How I went from activist to actress and why it matters that I did
Girls' Life magazine|October/November 2020
How I went from activist to actress and why it matters  that I did
When she was just 17, Nicole Maines was the anonymous plaintiff in a landmark Maine Supreme Judicial Court case that won young transgender students the right to use the bathroom of their choice at school. Now, Nicole is a successful actress, playing Dreamer, TV’s first trans superhero, on The CW’s Supergirl, and her career has taken her activism to a whole new level. Here, she shares her story in her own words.
By Kayleigh Roberts

Maybe some people plan on becoming activists, but I definitely didn’t. I wasn’t trying to change the world or make a statement…I was literally just trying to use the bathroom. I transitioned early in elementary school. I was really lucky that my school had always been really supportive of me—until I was in fifth grade, that is.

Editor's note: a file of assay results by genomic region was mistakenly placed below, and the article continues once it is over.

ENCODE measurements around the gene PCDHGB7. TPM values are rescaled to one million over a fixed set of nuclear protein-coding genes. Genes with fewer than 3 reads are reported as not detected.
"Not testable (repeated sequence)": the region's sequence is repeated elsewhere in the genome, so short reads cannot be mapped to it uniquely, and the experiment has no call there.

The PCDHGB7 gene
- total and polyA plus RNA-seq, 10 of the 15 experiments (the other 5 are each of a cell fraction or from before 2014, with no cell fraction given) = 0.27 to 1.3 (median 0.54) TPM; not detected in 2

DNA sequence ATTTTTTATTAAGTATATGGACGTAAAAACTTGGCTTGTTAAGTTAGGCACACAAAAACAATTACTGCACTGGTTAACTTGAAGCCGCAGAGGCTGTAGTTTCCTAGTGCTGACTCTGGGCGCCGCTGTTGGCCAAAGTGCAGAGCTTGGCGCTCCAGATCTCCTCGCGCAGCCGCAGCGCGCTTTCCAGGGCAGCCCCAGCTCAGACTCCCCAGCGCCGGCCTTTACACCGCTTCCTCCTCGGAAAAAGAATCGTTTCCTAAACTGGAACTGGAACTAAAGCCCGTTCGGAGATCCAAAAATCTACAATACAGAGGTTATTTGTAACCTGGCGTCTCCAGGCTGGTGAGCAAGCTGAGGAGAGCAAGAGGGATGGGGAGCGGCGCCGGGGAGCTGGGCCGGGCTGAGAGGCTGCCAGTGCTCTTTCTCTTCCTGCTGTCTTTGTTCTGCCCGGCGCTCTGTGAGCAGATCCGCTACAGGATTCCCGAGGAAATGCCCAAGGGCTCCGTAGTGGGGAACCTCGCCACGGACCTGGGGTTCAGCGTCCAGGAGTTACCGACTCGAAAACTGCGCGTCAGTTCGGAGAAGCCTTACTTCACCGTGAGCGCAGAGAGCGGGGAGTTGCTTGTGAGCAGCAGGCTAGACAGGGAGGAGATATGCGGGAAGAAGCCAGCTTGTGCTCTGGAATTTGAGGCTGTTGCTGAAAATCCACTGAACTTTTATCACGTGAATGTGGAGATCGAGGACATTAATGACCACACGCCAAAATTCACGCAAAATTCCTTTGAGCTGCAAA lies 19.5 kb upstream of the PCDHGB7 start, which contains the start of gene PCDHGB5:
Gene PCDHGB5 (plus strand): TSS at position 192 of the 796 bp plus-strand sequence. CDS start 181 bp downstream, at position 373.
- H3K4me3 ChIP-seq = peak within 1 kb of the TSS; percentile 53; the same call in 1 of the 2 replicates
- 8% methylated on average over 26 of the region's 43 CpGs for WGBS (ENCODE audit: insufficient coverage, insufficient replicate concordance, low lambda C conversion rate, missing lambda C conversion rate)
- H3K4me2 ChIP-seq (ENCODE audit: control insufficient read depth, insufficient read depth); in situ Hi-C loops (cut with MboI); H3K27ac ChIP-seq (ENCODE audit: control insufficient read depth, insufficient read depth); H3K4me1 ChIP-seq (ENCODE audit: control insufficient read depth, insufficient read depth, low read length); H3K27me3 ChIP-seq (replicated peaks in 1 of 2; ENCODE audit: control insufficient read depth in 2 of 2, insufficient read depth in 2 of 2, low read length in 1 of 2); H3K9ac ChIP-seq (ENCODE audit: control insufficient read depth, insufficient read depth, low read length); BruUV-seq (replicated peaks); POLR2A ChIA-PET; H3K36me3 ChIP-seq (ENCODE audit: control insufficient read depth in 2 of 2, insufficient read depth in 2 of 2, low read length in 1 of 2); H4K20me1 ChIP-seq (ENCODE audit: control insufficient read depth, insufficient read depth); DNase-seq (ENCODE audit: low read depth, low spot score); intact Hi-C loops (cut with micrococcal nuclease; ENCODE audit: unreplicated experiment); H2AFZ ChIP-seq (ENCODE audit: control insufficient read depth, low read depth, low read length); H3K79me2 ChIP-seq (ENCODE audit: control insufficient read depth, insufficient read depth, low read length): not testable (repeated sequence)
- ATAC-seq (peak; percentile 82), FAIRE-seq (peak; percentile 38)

That year, the grandparent of another kid at my school learned I was trans and set out to stop me from using the girls bathroom. He got his way and the school blocked me from using the girl's bathroom, gave me a bodyguard, forced me to use the staff bathroom, and isolated me from the rest of the students. Suddenly, they were treating me like I shouldn’t even be allowed to exist in the same public spaces as everyone else.

The situation got so bad that my family decided to take two serious steps. First, we filed a lawsuit against the school on the grounds of unlawful discrimination. As difficult as that was, it was nothing compared to the second step we knew we had to take: My mother, my twin brother Jonas and I packed up our lives and moved two hours south to start over at a new school. Sadly, the nature of my dad’s job meant he couldn’t come with us. We ended up having to live apart from my dad for six years.

Life at my new school wasn’t perfect, either. I *was* allowed to use the girl's bathroom, but I was forced into the closet. My parents warned me and my brother that we could never tell anyone I was trans or we might have to move again.

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October/November 2020